“This is a is a 1937-1938 photo of Milt Schmidt wearing a crude mask. Here’s a later photo of Schmidt — look how his captain’s C is between the two numerals. Both photos ran in Sport magazine in 1948.”

    • Teebz | March 8, 2013 at 9:42 am |

      The Bruins went to the “middle C” after the war. They also ditched a gold “road” uniform they were wearing in 1944. The uniforms pictured were worn from 1940-1948. Schmidt was part of the Kraut Line, named for their German names, from 1940-42 before the line enlisted in the Royal Canadian Air Force from 1942-1945. The line returned to hockey action during the 1945-46 season.

      The problem is that Dit Clapper was the Bruins’ captain from 1939-1946. In 1946-47, Jack Crawford wore the “C” for 58 games after Clapper was named as player-coach (the only one in Bruins history) before Clapper stepped down as coach with six games to play and was renamed as captain. Crawford was again named as the captain in 1947-48 after Clapper retired, and he held this title until 1950.

      Milt Schmidt became captain in 1950-51, but the Bruins were wearing the spoked-B at that time. Therefore, I can’t see how Schmidt was pictured wearing the captain’s C in any picture because (a) he wasn’t the captain when the Bruins wore that style of sweater and (b) he was captain long after that sweater had been retired.

      Just as an aside, Crawford, who was the alternate captain while Clapper was the captain, wore his “A” on the left side of his #6.

      So when did Schmidt wear the “C” from ’45-48? I can’t find any proof of him being the captain anywhere.

      • Teebz | March 8, 2013 at 9:48 am |

        By the way, I’m not saying he didn’t wear the “C”. Clearly, that photo of him in the captain’s sweater against the Red Wings with a very young Gordie Howe in the background would place the image in either the ’46-47 or ’47-48 season – the only two seasons the Bruins’ sweaters of that style were worn with Schmidt in them.

        Based on the eBay find, maybe Schmidt was the captain in 1947-48 despite the internet not knowing?

        • Terry Proctor | March 8, 2013 at 11:18 am |

          The Toronto Maple Leafs were the first team to wear the Captain’s “C” beginning in 1946-47. If other teams followed the Leafs then so be it. But the Blue & White did it first. Period.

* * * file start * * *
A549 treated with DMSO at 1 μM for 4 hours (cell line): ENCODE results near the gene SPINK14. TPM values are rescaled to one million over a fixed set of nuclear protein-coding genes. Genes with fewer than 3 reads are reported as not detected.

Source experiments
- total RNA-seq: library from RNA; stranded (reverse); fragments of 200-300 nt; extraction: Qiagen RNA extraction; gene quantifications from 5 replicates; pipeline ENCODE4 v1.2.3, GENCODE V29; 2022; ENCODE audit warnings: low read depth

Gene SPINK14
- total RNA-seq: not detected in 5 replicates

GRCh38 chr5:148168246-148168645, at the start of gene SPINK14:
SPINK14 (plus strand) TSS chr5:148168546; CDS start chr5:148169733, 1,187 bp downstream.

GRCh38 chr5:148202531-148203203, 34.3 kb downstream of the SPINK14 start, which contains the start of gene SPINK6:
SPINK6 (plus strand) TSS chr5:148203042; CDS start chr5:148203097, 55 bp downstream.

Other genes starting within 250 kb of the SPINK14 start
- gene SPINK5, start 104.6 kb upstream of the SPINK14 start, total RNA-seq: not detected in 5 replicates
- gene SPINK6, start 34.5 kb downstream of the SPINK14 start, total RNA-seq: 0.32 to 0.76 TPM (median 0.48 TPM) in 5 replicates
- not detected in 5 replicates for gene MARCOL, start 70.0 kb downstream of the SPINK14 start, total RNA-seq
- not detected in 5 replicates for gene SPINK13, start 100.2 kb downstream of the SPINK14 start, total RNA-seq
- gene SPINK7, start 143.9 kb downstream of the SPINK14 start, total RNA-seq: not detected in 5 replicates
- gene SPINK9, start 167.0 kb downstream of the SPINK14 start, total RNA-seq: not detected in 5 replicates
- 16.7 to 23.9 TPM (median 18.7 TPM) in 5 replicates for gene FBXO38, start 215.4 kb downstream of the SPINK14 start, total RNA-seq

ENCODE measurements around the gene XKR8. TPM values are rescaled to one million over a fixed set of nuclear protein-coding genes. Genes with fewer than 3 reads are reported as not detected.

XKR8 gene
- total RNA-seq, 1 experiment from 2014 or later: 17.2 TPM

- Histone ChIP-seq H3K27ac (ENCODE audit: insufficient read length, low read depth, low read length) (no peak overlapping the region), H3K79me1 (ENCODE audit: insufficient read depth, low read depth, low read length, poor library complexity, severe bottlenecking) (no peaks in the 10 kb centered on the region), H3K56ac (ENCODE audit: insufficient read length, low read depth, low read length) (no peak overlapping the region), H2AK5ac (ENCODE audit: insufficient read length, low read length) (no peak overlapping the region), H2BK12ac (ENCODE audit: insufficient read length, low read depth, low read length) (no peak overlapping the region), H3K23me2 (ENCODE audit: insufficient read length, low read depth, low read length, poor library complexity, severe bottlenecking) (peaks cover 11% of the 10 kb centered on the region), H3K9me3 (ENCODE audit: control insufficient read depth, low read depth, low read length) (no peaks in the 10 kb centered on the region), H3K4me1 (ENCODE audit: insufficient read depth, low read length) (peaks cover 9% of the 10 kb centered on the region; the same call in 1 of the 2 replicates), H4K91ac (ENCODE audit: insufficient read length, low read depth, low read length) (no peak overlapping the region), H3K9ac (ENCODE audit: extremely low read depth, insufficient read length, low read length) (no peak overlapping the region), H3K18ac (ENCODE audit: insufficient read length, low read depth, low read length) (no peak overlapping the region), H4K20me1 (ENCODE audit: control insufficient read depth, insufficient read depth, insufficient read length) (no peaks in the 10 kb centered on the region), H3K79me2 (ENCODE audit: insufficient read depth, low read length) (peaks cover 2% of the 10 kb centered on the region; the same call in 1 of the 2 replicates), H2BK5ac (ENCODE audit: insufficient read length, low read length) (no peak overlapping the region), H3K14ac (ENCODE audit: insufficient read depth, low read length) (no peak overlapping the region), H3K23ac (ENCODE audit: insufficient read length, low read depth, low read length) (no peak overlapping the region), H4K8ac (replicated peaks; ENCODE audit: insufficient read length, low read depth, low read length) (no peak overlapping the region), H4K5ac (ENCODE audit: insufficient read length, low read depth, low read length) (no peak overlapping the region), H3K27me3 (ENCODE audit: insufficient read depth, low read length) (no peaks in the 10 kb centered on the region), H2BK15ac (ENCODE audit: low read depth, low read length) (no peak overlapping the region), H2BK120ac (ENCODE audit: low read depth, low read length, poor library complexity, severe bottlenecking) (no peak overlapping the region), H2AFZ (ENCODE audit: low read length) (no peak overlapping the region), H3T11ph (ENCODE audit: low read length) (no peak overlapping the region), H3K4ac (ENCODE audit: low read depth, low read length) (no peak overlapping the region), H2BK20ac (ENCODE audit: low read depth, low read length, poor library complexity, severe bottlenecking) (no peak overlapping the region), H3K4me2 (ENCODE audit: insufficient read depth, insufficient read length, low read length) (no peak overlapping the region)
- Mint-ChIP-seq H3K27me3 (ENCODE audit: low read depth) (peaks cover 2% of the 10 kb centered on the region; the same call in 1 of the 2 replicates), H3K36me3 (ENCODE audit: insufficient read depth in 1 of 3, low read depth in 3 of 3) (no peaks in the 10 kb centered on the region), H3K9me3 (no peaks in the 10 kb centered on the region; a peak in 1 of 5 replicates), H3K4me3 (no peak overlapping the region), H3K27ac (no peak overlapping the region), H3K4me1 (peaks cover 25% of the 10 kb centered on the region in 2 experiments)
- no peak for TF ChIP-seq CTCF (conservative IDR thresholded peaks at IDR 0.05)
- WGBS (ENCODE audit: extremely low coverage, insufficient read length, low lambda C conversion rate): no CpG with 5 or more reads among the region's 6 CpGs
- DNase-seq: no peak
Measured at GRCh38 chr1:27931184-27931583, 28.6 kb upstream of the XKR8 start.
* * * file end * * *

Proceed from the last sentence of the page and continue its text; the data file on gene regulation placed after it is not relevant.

• Teebz | March 8, 2013 at 1:20 pm |

          As true as that may be, Terry, the Boston Bruins matched Toronto in wearing a letter on their uniforms in the same season. Bobby Bauer, #17, can be clearly seen wearing the “C” while Crawford started the season with an “A” on the left side of his #6 in 1946-47. I have found two photos of him wearing the “A” on his sweater from that season as well.

          As for Schmidt, he started the 1947-48 season wearing the “C”! I located this team photo and Schmidt is clearly wearing the “C” in the front row. Two seats to the right, you can see Crawford with the “A” on his sweater again.

          Mystery solved. Now it’s time to correct the vast number of internet lists that have these facts wrong. LOL!

  • Lose Rem | March 8, 2013 at 8:40 am |

    Is 99 cents a good price for “Radiactive” at the Convenient store?

    • Adam R. W. | March 8, 2013 at 8:42 am |

      Fanta 2L for less than a penny… I’d say that’s incredibly convenient.

  • Marc-Louis Paprzyca | March 8, 2013 at 8:44 am |

    When I find cool stuff where should I e-mail it to? My e-mails in recent history have not become entries. Maybe they’re not cool enough but I just want to make sure.

    Also, I am interested in having a Uni Watch party in Chicago. What would be the best way to go about? Thanks Paul.

    • Paul Lukas | March 8, 2013 at 8:59 am |

      Hi, Marc-Louis…

      The best address for sending Ticker submissions is uniwatching at gmail. I don’t end up using every submission I receive (if I did, the Ticker would be many times larger than it is now, and I’d be working on it 24/7), so I’m sorry if yours haven’t made the cut, but don’t give up!

      I haven no current plans to visit Chicago, so I won’t be convening a Uni Watch party there any time soon. But you’re welcome to convene your own UW party without me (I’ve been encouraging people to do this for years, actually). If you want to organize this, I can post something about it on the site next week.

  • ytrops | March 8, 2013 at 8:44 am |

    One: F-1 helmet for Fernando Alozono looks like it has a two aces in a slot on the back anyone know what that is about? (I think the aces are for his championships, cannot figure the slot)

    Two: Canada and Livestrong Foundation. Aesthetically I like it from a branding point of view it is a colossal fail. All three involved (Livestrong, Hockey Canada, and Nike) should be shunned.

    • Omar Jalife | March 8, 2013 at 8:56 am |

      Yes, each Ace is for one of his championships

  • Joe Barrie | March 8, 2013 at 8:44 am |

    There may be a better explanation for Russell’s uniform, but my recollection is that he felt he played for the Celtics, not for Boston, after his atrocious treatment by some of the “fans” in Boston’s racist heyday.

  • scottrj | March 8, 2013 at 8:50 am |

    No idea why he’s wearing a “Boston” jersey while Bill Russell’s wearing a “Celtics” one, but #20 is Larry Siegfried. Perhaps Siegfried packed the wrong road uniform for the trip to Philly?

    • JimWa | March 8, 2013 at 2:55 pm |

      Did they have alternate uniforms then?

      • scottrj | March 8, 2013 at 4:55 pm |